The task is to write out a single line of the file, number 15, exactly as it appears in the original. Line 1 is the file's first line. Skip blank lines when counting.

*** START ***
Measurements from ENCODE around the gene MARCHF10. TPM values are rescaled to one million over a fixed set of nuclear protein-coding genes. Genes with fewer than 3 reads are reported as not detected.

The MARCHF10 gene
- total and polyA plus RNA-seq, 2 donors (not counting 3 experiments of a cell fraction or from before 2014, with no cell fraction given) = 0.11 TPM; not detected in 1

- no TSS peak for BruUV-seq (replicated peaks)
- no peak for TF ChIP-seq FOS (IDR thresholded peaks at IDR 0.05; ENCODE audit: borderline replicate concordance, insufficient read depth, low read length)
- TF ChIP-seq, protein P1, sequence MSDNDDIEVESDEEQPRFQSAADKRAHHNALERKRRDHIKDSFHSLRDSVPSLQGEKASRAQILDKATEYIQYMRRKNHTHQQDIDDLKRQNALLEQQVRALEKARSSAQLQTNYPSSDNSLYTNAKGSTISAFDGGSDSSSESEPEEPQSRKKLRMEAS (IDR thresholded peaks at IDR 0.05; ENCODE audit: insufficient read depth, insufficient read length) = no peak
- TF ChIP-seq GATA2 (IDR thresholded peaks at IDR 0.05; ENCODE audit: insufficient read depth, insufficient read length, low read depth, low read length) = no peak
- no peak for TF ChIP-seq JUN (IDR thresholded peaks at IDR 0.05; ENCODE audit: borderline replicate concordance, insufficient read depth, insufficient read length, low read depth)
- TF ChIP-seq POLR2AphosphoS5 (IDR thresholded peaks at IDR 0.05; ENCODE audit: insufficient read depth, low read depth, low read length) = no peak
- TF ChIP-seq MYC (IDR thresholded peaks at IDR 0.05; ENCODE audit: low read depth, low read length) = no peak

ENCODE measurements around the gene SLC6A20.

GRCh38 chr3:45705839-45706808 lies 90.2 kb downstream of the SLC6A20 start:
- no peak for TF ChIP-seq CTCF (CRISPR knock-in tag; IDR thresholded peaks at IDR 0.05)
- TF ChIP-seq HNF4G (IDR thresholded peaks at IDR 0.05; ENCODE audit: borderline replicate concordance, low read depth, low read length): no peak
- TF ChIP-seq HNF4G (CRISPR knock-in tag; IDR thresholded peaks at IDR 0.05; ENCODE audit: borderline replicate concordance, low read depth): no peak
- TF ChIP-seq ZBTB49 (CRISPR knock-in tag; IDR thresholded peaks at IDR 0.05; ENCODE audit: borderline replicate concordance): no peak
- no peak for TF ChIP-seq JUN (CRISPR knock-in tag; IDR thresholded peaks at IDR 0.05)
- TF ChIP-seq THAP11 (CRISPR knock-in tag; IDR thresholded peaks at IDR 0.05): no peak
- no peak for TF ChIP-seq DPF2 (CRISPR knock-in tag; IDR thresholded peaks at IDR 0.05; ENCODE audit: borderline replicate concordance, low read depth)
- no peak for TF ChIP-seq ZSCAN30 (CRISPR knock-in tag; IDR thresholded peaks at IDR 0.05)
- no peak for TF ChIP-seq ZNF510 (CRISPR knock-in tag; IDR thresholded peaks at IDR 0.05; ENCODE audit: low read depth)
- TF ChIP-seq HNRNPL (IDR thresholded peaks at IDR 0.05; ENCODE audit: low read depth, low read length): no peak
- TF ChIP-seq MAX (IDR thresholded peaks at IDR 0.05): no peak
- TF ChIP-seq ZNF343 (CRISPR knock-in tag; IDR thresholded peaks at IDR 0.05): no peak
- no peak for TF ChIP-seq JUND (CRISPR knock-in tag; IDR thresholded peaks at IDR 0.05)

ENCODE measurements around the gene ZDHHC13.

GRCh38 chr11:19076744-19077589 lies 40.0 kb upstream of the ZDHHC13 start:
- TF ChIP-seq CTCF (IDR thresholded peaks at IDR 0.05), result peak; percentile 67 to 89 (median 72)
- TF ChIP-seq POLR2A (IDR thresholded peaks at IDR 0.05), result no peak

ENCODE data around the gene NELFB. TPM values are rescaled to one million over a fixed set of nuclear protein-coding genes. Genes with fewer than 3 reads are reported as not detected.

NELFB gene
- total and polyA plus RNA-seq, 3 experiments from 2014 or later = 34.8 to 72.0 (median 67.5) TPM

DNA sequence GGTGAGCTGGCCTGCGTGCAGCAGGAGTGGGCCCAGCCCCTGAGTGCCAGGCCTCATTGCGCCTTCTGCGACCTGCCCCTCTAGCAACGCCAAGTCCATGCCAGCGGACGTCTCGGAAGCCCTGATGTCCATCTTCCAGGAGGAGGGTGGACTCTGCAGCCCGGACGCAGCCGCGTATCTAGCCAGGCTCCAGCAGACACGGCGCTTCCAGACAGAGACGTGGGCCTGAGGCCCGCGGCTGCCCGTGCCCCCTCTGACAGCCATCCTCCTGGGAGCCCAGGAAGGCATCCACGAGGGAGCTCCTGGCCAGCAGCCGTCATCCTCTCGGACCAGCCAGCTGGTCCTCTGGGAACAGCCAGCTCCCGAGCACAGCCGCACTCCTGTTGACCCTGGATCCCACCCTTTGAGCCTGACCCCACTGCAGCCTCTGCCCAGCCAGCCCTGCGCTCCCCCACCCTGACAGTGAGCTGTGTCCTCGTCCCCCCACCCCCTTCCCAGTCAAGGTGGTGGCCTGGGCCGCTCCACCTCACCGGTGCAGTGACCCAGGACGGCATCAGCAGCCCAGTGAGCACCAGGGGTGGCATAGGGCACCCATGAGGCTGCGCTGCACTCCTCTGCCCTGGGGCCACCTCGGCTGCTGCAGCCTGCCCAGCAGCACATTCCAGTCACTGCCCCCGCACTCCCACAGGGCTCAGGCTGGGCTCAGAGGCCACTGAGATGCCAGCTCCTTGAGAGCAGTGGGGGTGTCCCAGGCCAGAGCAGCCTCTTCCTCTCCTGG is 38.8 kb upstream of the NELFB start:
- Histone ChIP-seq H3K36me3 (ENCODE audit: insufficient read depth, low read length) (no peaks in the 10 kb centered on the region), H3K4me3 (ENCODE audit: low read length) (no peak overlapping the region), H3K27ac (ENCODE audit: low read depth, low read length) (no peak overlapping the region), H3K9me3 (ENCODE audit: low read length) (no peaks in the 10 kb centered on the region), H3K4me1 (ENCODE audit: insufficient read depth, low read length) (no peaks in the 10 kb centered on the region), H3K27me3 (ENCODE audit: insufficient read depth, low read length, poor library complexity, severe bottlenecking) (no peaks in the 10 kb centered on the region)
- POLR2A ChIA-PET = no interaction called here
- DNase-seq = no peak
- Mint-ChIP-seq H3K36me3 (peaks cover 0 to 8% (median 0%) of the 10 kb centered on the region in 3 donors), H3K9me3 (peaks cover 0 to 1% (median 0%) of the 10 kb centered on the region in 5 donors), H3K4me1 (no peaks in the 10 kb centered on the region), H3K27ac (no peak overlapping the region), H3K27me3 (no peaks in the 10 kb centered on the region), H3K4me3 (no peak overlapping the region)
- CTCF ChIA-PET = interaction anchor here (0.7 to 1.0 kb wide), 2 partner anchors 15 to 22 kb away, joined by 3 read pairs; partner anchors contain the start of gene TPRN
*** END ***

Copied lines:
- TF ChIP-seq HNF4G (CRISPR knock-in tag; IDR thresholded peaks at IDR 0.05; ENCODE audit: borderline replicate concordance, low read depth): no peak